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This week's 'day in the life' comes from a man who has a broad-ranging digital role in a very large organisation.
Tom Barton is an online capability consultant at BT. Let's find out what such a role entails...
Colour plays an important part in web design and ecommerce.
From little UX quirks and best practice, to stylish branding and aesthetics, I've rounded up 23 uses for colour in ecommerce.
The new Oasis ecommerce website has lots of novel features that are worth noticing.
Luckily, I've compiled them here for all UX enthusiasts to enjoy.
We all know the importance of testing. Everything else is mere conjecture.
One of the big ecommerce brands that continues to test and learn is RS Components, a huge distributor of electronic components.
ASOS uses a combination of best practice design, quirky copywriting and micro UX to create a simple and fun checkout experience.
Here, I pick out eight features that make the ASOS checkout great.
(p.s. if you have created a great user experience recently, you've got until June 17th to enter the Masters of Marketing Awards)
Last week I encountered this ad experience on my iPhone.
Even for a mobile ad, this was bad.
Mega-menus are a mainstay of desktop ecommerce.
Five years ago, we published a post dissecting 26 of these menus, back when they were relatively novel.
In 2014, we revisited the topic, seeing that full-width menus with a greater number of products and featured images were en vogue.
So, what of 2016? Let's have a look.
Wish is a well-funded mobile commerce platform in Europe and North America.
As it is aimed at the deal-mad shopper, it makes a great case study for persuasion in mobile ecommerce.
Let's take a look at some elements of the user experience (which isn't one for the faint-hearted).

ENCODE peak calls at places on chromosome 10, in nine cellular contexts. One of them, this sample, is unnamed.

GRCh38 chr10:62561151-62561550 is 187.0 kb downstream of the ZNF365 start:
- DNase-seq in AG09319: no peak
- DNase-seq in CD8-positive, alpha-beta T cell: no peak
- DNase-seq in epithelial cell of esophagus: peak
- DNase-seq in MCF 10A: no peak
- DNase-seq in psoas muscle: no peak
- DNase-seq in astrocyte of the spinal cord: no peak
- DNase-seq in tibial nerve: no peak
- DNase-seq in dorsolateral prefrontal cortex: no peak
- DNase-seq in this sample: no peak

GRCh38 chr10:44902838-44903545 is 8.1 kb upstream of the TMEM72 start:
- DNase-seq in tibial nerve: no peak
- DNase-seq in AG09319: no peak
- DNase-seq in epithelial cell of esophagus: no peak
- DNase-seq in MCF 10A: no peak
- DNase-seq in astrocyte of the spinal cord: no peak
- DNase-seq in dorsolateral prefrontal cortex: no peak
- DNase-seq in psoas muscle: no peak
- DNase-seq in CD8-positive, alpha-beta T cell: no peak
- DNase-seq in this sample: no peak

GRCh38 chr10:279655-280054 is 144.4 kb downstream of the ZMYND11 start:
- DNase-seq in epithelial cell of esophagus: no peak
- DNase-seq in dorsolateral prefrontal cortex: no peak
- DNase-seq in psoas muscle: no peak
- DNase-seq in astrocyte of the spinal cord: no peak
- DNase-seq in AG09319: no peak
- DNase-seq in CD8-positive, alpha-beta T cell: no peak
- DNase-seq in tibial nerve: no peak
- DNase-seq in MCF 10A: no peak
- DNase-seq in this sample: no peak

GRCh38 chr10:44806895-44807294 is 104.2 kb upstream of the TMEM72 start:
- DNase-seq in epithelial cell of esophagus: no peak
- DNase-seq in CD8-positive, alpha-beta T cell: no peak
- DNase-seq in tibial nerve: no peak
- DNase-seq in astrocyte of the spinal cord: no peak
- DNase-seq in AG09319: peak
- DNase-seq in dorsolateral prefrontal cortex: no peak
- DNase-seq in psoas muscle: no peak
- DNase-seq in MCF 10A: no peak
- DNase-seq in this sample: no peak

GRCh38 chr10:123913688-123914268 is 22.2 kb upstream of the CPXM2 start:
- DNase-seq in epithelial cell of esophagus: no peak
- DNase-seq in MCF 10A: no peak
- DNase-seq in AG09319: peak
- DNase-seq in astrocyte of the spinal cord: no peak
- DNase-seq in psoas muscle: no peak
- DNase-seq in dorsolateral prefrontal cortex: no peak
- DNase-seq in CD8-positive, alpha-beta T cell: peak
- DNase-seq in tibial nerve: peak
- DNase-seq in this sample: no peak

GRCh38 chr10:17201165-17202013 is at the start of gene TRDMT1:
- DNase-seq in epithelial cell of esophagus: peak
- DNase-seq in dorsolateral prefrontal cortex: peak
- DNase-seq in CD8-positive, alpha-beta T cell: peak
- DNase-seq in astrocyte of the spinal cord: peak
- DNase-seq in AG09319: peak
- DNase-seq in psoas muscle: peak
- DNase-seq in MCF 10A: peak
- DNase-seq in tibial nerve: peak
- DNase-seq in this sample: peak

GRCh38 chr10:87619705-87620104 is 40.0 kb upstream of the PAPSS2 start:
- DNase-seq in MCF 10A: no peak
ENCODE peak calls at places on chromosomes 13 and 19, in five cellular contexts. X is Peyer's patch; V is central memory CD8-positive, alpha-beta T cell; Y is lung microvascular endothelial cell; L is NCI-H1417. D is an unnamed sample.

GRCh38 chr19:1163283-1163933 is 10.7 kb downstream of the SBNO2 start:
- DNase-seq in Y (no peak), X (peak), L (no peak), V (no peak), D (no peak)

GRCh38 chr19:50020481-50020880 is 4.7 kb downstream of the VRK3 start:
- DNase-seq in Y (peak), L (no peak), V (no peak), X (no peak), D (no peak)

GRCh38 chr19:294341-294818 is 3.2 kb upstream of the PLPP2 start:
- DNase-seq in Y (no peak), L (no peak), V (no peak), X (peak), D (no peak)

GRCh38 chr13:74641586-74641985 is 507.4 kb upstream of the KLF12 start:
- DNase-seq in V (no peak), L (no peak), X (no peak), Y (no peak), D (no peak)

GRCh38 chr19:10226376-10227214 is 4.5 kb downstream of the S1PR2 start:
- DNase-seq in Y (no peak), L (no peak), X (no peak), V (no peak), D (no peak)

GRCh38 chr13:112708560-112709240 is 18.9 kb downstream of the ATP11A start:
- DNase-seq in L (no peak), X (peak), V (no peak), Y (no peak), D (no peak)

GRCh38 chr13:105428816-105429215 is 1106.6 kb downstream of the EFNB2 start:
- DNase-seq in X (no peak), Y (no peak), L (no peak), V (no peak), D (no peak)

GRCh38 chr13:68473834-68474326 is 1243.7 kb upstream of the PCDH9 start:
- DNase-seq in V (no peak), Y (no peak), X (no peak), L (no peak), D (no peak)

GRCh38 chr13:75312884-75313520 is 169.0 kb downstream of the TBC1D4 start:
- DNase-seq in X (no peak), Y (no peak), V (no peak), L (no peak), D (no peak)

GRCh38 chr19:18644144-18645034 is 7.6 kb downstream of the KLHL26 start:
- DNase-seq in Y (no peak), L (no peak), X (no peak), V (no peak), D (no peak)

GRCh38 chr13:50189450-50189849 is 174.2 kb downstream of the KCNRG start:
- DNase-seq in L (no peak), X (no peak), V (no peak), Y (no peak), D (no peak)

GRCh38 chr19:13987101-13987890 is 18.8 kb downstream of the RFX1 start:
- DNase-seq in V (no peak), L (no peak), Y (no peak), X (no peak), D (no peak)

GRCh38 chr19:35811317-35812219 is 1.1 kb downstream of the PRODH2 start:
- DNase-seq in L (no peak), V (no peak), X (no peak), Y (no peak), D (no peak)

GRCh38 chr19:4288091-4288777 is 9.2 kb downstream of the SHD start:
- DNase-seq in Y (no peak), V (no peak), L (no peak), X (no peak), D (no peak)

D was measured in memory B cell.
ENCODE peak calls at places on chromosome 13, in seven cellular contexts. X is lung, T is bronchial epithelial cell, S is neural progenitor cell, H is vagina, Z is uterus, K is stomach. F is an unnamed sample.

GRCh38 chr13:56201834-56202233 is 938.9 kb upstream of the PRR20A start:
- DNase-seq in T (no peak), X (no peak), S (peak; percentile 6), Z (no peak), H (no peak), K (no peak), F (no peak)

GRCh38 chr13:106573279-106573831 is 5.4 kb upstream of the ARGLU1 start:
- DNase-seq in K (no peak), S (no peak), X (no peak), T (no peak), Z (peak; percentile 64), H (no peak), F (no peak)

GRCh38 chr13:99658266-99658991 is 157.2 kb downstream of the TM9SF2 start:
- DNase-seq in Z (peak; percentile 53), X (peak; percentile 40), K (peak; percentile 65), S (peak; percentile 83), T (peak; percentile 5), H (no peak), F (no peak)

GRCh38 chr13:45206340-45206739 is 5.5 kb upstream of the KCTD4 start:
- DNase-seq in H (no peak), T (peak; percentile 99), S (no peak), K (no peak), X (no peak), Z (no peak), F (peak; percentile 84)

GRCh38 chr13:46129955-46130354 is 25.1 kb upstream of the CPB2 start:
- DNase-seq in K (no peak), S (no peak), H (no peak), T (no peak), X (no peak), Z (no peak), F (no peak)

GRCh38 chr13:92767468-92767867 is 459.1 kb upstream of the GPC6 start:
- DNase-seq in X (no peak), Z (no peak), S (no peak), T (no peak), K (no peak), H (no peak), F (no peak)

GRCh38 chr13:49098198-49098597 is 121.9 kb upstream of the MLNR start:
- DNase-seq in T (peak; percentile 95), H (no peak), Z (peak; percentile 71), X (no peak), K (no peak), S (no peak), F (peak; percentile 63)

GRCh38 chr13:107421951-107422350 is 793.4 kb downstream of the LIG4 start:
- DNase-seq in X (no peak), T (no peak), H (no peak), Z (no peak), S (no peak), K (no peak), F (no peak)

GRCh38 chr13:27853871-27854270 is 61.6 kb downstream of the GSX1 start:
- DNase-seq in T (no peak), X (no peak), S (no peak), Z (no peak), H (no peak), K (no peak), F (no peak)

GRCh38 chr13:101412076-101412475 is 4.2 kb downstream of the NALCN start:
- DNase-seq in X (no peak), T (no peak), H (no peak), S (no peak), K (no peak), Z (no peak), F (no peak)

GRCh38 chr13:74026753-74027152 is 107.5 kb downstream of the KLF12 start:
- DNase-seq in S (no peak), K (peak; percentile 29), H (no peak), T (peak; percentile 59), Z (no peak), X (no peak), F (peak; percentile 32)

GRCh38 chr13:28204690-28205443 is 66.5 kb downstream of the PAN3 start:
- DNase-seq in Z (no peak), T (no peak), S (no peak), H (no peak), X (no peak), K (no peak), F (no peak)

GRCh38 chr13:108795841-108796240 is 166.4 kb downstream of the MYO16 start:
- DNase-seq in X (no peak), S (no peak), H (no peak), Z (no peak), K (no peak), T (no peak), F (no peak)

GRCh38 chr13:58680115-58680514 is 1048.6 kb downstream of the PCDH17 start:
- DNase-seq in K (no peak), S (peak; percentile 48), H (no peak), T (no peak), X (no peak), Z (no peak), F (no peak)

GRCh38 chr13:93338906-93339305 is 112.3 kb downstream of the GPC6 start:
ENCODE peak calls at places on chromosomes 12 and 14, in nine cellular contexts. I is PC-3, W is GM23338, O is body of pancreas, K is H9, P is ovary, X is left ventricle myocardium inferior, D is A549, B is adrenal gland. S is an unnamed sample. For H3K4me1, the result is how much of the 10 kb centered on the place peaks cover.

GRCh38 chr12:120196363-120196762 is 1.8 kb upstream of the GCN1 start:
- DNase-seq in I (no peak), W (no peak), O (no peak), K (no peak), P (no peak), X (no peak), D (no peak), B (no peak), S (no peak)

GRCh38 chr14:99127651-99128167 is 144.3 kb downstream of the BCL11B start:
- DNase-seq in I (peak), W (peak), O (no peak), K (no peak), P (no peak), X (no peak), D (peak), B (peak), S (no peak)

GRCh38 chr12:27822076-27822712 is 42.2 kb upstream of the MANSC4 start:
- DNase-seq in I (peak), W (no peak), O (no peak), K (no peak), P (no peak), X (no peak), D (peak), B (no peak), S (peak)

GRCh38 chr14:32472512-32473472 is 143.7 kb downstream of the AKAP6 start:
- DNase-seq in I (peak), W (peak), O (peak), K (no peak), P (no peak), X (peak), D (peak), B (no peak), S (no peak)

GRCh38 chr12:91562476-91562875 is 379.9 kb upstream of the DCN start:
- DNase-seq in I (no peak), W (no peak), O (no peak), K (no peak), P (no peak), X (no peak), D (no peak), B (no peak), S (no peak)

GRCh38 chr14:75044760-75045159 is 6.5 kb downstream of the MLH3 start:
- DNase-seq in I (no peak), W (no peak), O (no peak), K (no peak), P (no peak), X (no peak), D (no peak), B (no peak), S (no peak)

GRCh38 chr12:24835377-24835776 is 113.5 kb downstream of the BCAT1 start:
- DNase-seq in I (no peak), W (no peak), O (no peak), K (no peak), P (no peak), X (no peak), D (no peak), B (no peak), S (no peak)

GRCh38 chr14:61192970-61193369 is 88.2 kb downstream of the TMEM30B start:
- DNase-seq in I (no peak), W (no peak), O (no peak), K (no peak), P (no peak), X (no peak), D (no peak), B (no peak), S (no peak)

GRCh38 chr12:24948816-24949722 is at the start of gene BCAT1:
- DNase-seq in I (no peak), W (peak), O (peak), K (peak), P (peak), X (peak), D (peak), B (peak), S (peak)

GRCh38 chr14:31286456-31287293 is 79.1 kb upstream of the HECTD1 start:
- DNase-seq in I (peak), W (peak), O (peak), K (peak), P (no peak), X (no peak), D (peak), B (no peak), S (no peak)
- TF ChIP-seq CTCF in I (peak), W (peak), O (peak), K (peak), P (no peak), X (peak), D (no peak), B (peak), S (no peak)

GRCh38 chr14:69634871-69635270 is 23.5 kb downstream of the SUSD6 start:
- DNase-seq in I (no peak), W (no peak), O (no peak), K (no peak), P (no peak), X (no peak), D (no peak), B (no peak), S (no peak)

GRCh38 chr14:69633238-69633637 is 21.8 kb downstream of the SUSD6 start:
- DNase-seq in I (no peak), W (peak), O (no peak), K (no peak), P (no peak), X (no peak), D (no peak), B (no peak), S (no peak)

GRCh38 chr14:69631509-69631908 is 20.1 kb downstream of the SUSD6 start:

My editor pointed out that this article might just be treason.
Low-level treason, but treason nonetheless.
Well, now you know the lengths to which I will go to champion good UX.
Here are some things to note about the new Royal Family website, a place of great content and slightly confusing user journeys.
Screwfix has recently upgraded to a responsive website.
Looking through the site, it occurred to me how much ecommerce retailers in other sectors can learn from hardware retailers that have been traditionally catalogue-based.
Here are a few features worth considering.
Kogan.com is the only international Australian electronics retailer, the work of self-made Ruslan Kogan.
Perhaps the most amusing story in its 10 year history was its application of an IE7 tax in 2012, charging people 6.8% more for using the outdated browser (0.1% for every month the browser had been on the market).
It's not just this that seems unconventional, the site is full of UX quirks (some good, some bad) that I thought I should highlight. Let me know what you think.
Marketers are responsible for abominations such as the popup, spam email, clickbait, poorly targeted mass display ad campaigns and deceptive native advertising.
Now we're paying the price.